Boys and Girls Alone - 8:00 C4 – has been much in the news since it started a fortnight ago. I mentioned when previewing the first episode that it had been controversial before it even started. After the opening episode that controversy turned into a genuine cause célèbre when Cornwall Children's Services Authority said that it would have stopped the series being filmed in its area had it known what they were doing, described it a "child abuse", complained to Ofcom and said it was considering seeking an injunction to stop any more episodes being shown. To be honest, having watched a bit of both episodes so far, I reckon it’s a load of fuss over nothing. But I am rather annoyed at that "child abuse" description. It isn't. Not even remotely close and using a loaded and emotive term like that for something so utterly trivial does huge damage to very real cases of cruelty. I hope you're proud of youselves, Cornwall. Anyway, tonight, the boys and girls move in together and a budding romance between Maddie and William has village tongues wagging. Good grief they're only, what, eleven or something? Shouldn't they be doing their homework?

Wednesday 25 February
Since we gave Eggheads a right good kicking, as we're an equal-opportunity abuser on this slot if nothing else, it's only fair we also have a go at its BBC2 stablemate, Battle of the Brains - 6:00 – hosted by Nicky Campbell, a man who can certainly give Jeremy Vine a run for his money in the smugly smug stakes. I love his "Concerned Little Englander" persona (or "Little Scotlander" in his case) on Watchdog, he so desperately wants to be "the Jeremy Paxman of consumer affairs" and nail some poor hapless painter and decorator to the wall for charging two quid more than he should. But, instead, he comes over as nothing more than Esther Rantzen’s heir apparent in the Uppity Interfering Busybody stakes. Only, you know, without the teeth. Anyway, in Battle of the Brains two teams featuring some of the brightest brains in Britain go head-to-head in a game of nerve, strategy and skill. Yeah, this one's all right, actually - and Nicky presents it very well. It's certainly preferable to the show that's on immediate after it.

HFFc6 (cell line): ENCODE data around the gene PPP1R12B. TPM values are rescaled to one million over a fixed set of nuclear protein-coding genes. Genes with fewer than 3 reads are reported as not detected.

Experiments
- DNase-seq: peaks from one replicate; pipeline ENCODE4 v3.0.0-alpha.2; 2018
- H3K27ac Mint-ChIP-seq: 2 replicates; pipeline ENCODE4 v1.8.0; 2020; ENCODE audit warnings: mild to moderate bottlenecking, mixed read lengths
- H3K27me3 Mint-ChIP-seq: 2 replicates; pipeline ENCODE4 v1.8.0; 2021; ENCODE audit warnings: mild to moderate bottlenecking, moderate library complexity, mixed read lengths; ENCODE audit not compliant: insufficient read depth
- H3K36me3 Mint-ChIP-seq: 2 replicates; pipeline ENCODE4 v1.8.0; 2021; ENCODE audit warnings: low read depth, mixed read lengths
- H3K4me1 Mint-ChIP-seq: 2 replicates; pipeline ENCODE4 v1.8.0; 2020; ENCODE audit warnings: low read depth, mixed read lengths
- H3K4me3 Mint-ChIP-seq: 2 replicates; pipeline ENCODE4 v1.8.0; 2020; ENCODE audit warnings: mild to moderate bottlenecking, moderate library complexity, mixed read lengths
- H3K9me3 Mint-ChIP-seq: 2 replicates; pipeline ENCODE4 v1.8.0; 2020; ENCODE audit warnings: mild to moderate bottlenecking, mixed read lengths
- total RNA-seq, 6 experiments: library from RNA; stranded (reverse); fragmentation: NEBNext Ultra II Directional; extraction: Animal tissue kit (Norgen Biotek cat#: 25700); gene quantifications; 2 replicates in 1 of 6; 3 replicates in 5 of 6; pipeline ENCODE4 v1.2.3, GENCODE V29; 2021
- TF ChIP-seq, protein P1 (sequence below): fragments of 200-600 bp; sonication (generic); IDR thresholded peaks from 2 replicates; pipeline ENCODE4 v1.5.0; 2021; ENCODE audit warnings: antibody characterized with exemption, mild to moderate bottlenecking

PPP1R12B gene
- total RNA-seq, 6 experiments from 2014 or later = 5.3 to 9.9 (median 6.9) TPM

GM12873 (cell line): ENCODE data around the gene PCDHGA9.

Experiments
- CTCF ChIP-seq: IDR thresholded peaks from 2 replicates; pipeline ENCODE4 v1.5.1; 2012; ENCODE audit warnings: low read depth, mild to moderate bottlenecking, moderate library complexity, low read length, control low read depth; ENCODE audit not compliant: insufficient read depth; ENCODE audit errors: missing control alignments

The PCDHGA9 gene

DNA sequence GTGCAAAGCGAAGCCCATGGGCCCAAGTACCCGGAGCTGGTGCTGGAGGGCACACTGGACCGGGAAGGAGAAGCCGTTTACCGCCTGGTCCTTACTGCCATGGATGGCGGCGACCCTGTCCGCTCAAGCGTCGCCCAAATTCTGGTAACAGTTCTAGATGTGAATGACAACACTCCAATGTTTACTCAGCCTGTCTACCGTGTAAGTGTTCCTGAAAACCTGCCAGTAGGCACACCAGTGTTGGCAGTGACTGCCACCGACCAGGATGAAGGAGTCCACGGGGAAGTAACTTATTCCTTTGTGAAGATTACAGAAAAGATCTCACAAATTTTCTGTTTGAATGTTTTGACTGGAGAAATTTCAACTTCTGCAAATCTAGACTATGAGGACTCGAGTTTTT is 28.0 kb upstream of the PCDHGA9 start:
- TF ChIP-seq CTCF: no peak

Delia, Jamie, Gordon, Nigella, Rick - their names and faces are everywhere, they are all over the TV schedules, their brand products dominate the supermarkets and their cookery books fill up the bestseller lists. We think we know them well (though, not in the biblical sense), but for the first time this is the story of how they took British cuisine "out of the joke books and into the record books" in The Rise of the Superchef - 9:00 BBC2. With behind-the-scenes access to the chefs and the teams of experts who helped build their empires, this is the untold story of how they turned their cooking skills into vast multi-million-pound businesses and international brands. So, this is yet another excuse for that oily twonk Jamie Oliver to get his boat-race on TV for no adequately explained reason, isn’t it? Mark me absent, please. I've developed sudden food poisoning.